He was racing in a Humvee with four other soldiers, having arrived there just days before, 19 years old. The day he got there his best friend was shot in the head, boom, gone in an instant. Now he was racing along this road when a missile directly hit the cab of the vehicle. One guy's legs were gone and another was killed right away, and the missile flew right by his head, just missing him. He seemed uninjured, but he was, and now he is back in Boston.
It was a sunny August afternoon in Boston as I leaped into a cab. I had just finished attending a conference of great religious educators at Boston University, and I was feeling very good about my presentation. I thought it was a home run because I really connected with the message and the people.
The 50-something Irish cab driver, whose presence I immediately felt, had ruddy skin, a decently sized belly, and a fabulous shock of white hair. He was struggling with why he picked me up. "This is not my area," he said. "I could get into trouble." He asked me which way he should take me to get to the train at Back Bay, which was unusually indecisive for a local cabbie, suggesting that he was distracted.
The driver kept talking about complicated choices, and I became intrigued. I said to myself, "This man has troubles. He needs to talk." Coming off the conference I felt confident in my listening abilities. So I asked him where he was from, and out poured his story like a gushing fire hydrant. His tough Boston voice started to choke and his neck turned a deeper red. His son had come home from Afghanistan a different person. "How was he different?" I asked. "It's hard to say," he responded. "He doesn't hold down any food. If he eats, he vomits everything." My stomach convulsed a little, my head already in Afghanistan. I had lost balance before, and I wondered about the young man's his inner ear and what the roar of the missile might have done. I asked the cab driver if his son had seen an ENT specialist, and the father said that someone else had suggested that, and then immediately took out a pen at the red lights and started writing the suggestions furiously. I thought, "This is a father."
I wondered if the son was becoming emaciated. How could he have slipped through the care system if he couldn't eat? I asked if there was anything else unusual, and he said, "Yeah, he can eat late at night just fine, but come the morning, he can't hold anything again." I thought about day-and-night rhythms of the body that I know nothing about, but I also wondered when the missile strike occurred, and what was he doing at that minute. Finally I thought, post-traumatic stress disorder.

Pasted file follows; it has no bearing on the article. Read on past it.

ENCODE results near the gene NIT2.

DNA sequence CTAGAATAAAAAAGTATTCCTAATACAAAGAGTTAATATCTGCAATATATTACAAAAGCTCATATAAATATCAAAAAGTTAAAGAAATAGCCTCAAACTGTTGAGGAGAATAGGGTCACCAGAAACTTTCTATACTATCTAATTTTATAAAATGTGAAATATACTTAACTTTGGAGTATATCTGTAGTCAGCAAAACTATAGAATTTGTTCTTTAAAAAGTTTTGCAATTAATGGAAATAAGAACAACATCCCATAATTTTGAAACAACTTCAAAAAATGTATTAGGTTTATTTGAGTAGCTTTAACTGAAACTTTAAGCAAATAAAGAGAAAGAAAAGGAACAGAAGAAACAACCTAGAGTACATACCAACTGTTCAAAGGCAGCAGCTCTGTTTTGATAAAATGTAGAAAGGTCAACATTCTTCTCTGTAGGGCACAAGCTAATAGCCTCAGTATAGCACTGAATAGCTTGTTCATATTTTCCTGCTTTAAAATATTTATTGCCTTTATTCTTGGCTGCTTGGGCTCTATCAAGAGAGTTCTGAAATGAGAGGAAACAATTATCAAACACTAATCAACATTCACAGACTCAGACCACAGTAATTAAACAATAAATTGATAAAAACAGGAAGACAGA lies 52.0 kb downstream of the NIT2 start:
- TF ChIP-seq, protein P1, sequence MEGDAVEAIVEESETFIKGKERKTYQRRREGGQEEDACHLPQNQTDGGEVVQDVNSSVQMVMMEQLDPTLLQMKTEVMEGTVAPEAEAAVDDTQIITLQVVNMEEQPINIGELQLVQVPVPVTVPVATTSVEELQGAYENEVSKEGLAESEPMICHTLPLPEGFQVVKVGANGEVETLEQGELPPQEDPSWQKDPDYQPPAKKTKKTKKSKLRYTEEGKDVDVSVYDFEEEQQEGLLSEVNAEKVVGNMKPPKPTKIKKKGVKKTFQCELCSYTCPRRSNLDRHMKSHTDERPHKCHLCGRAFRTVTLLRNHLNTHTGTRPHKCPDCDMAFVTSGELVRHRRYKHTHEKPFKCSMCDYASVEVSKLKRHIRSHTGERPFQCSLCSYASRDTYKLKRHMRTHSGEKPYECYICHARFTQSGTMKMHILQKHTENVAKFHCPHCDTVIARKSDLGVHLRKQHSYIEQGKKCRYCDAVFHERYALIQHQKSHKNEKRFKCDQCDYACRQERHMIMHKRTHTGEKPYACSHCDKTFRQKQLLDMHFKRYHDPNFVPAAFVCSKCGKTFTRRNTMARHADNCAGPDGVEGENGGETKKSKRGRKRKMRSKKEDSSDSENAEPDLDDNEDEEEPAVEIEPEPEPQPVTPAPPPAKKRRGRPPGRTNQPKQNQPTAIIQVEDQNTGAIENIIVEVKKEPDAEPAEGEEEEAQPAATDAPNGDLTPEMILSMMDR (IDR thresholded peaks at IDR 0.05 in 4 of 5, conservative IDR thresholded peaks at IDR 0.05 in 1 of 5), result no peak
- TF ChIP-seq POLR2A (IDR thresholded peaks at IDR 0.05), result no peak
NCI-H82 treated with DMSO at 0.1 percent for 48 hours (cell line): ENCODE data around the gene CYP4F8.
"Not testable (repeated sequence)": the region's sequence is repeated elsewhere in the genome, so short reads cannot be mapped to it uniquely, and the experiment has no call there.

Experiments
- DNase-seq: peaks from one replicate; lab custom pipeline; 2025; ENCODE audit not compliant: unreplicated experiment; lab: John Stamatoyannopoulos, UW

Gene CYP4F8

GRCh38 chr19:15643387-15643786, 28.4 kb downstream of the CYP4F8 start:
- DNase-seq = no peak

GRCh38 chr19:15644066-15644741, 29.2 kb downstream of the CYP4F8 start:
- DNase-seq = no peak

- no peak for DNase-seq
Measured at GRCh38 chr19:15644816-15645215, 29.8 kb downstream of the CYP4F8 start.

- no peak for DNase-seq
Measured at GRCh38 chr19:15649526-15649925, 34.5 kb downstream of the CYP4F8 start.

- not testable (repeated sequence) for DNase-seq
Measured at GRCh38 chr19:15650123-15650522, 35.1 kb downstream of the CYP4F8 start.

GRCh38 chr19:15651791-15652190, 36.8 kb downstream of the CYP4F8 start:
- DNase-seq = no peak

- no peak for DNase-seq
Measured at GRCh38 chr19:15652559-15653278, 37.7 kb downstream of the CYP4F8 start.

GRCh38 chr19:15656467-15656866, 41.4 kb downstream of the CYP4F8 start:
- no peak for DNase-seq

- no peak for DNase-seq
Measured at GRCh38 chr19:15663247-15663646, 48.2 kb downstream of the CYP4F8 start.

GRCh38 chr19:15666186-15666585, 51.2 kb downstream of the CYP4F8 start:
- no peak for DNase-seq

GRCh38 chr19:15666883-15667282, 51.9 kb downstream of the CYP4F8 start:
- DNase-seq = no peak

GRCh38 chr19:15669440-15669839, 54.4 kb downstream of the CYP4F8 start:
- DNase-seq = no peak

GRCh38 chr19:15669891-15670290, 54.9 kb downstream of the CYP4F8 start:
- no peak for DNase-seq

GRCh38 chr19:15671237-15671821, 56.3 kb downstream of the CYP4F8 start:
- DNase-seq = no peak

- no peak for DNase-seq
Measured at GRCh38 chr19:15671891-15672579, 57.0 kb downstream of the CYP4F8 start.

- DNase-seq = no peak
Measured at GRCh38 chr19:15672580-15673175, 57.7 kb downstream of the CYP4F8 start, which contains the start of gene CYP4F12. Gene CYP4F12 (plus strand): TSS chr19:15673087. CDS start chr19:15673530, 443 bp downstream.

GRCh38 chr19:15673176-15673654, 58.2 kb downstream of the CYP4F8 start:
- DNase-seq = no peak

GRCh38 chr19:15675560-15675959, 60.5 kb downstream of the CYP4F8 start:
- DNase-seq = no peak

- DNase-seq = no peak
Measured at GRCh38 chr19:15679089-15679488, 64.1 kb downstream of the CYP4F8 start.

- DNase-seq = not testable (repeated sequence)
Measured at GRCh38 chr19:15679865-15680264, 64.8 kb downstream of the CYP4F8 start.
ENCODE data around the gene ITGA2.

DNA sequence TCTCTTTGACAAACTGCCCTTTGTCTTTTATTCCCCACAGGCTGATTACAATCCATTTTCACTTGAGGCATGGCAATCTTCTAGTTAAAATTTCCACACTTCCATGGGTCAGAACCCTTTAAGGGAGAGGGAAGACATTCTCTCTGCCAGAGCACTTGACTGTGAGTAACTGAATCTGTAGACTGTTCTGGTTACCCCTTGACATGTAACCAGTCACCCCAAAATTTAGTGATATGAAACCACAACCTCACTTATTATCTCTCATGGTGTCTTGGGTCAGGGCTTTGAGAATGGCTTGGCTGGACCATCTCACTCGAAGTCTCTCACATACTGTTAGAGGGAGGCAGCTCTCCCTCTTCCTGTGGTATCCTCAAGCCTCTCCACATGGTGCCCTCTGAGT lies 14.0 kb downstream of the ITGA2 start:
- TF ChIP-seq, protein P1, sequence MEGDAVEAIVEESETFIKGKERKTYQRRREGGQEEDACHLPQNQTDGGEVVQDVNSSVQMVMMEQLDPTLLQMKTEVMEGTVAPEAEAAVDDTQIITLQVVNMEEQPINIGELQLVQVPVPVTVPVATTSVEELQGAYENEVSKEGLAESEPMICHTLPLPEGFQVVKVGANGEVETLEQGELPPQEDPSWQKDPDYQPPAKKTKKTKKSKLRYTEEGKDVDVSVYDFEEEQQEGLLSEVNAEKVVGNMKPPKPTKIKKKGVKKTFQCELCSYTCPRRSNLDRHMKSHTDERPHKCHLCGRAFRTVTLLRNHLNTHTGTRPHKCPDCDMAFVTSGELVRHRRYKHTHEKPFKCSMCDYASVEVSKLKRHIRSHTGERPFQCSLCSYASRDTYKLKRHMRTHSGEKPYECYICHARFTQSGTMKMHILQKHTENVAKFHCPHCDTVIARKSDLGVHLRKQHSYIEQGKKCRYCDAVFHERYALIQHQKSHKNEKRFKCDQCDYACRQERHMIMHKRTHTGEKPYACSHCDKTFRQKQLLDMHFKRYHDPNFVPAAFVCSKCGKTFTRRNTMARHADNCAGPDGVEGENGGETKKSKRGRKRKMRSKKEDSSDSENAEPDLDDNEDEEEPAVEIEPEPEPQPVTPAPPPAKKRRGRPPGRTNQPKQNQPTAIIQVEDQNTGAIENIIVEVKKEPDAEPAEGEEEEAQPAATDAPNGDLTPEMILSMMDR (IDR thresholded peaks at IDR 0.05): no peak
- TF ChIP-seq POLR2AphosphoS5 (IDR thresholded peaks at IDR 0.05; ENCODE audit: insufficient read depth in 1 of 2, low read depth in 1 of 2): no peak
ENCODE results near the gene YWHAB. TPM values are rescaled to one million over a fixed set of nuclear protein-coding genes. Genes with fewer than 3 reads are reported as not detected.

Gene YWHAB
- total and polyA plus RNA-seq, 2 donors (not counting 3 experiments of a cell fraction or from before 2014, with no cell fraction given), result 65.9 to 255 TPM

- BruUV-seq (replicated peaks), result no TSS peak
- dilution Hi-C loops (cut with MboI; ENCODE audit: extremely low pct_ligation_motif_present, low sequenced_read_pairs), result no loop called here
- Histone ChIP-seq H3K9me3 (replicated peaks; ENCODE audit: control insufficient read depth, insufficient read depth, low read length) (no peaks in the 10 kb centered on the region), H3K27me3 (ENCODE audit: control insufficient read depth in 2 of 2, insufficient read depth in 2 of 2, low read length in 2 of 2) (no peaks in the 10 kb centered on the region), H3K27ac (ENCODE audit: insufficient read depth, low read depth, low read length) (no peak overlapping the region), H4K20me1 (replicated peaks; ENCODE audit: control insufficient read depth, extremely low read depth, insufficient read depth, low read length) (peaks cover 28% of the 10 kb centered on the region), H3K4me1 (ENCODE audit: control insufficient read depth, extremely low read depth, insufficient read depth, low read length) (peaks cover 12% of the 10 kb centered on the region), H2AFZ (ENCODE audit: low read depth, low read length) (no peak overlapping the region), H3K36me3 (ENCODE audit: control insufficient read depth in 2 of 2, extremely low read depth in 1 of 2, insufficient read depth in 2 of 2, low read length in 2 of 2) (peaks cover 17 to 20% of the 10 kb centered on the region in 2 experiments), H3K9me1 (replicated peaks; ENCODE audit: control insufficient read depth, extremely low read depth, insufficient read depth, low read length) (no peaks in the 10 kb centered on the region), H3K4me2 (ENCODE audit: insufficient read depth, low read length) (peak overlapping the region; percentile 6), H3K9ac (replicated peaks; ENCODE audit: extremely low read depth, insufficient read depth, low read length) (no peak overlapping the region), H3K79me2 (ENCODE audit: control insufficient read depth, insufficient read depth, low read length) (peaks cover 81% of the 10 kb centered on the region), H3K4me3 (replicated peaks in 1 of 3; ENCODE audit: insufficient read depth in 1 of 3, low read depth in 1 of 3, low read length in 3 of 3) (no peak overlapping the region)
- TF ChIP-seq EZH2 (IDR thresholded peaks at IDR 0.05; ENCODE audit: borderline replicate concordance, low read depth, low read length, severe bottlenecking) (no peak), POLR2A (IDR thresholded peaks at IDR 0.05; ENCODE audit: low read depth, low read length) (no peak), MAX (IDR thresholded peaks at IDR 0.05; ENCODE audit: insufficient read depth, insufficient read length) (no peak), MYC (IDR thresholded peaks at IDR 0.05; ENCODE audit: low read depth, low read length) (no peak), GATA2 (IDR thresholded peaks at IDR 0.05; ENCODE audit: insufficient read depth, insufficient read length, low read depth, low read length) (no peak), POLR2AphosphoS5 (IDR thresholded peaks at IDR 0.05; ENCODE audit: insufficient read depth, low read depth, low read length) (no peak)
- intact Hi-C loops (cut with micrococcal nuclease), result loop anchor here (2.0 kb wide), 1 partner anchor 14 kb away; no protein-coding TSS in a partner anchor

But I didn't know, I didn't know, and then I was at Back Bay, and I didn't want to get out of this Boston cab. I told him about PTSD, and he wrote furiously; we were blocking traffic. I said that a therapist must talk with his son about the exact circumstances of the strike. I told the father that he was doing all the right things by caring and studying and paying attention, and how good a father he was.
I gave him a huge tip, out of guilt, out of damn guilt that it is his son who pays the price for the crazy inability of our superpower democracy to stabilize a small poor country, because what we mostly have invested in until recently are weapons to destroy, not the means to cultivate life and liberty, and not resources to heal wounded 19-year-olds who may never again eat breakfast.
War is horrible, it is why I fight against it every day of my life. I entered a cab in my beautiful Boston, and in five minutes I was in a cab with four 19-year olds, bundled up with weapons and helmets and boots, and absolutely defenseless before the monstrous appetite of war for human blood.
The news in recent days of high-level engagement with the Taliban reveals a fresh American approach to bringing a truly stable peace to Afghanistan and the troops home, something I have worked on. But right now I can't stop thinking of the father, driving and writing, in search of a way to make his veteran son whole again, and I bless General Petraeus for opening a door to the end of this terrible war.
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